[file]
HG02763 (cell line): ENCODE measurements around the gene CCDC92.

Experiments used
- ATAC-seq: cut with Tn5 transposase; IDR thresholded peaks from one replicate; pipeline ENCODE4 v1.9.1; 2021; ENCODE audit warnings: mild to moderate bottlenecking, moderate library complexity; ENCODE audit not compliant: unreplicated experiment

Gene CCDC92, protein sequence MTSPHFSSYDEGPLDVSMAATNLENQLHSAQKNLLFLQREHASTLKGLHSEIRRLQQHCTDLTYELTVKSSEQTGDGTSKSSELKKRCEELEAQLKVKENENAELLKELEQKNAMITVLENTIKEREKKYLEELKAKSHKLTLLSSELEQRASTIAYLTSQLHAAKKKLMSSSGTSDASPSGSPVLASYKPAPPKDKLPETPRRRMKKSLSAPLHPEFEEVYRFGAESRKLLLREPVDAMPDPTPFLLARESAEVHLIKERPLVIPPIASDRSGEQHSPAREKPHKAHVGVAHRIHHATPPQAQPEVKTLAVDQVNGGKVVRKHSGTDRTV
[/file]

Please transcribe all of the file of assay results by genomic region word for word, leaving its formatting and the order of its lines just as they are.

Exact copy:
HG02763 (cell line): ENCODE measurements around the gene CCDC92.

Experiments used
- ATAC-seq: cut with Tn5 transposase; IDR thresholded peaks from one replicate; pipeline ENCODE4 v1.9.1; 2021; ENCODE audit warnings: mild to moderate bottlenecking, moderate library complexity; ENCODE audit not compliant: unreplicated experiment

Gene CCDC92, protein sequence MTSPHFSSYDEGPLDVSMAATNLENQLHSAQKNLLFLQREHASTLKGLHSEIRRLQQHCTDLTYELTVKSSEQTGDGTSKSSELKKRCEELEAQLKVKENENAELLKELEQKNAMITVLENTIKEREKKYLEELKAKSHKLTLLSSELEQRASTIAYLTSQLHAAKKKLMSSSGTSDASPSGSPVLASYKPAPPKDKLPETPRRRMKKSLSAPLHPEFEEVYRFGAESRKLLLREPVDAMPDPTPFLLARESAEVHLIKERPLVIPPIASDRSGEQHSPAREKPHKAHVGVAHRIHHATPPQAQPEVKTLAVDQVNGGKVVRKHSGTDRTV